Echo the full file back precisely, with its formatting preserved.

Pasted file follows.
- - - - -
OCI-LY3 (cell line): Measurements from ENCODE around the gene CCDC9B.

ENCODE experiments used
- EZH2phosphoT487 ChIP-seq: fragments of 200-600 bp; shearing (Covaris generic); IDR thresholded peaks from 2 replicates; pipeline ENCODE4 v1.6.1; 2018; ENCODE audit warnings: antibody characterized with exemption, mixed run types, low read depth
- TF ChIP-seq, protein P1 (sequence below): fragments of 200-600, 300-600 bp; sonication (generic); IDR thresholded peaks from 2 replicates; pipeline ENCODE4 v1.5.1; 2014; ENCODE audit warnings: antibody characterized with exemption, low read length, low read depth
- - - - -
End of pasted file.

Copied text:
OCI-LY3 (cell line): Measurements from ENCODE around the gene CCDC9B.

ENCODE experiments used
- EZH2phosphoT487 ChIP-seq: fragments of 200-600 bp; shearing (Covaris generic); IDR thresholded peaks from 2 replicates; pipeline ENCODE4 v1.6.1; 2018; ENCODE audit warnings: antibody characterized with exemption, mixed run types, low read depth
- TF ChIP-seq, protein P1 (sequence below): fragments of 200-600, 300-600 bp; sonication (generic); IDR thresholded peaks from 2 replicates; pipeline ENCODE4 v1.5.1; 2014; ENCODE audit warnings: antibody characterized with exemption, low read length, low read depth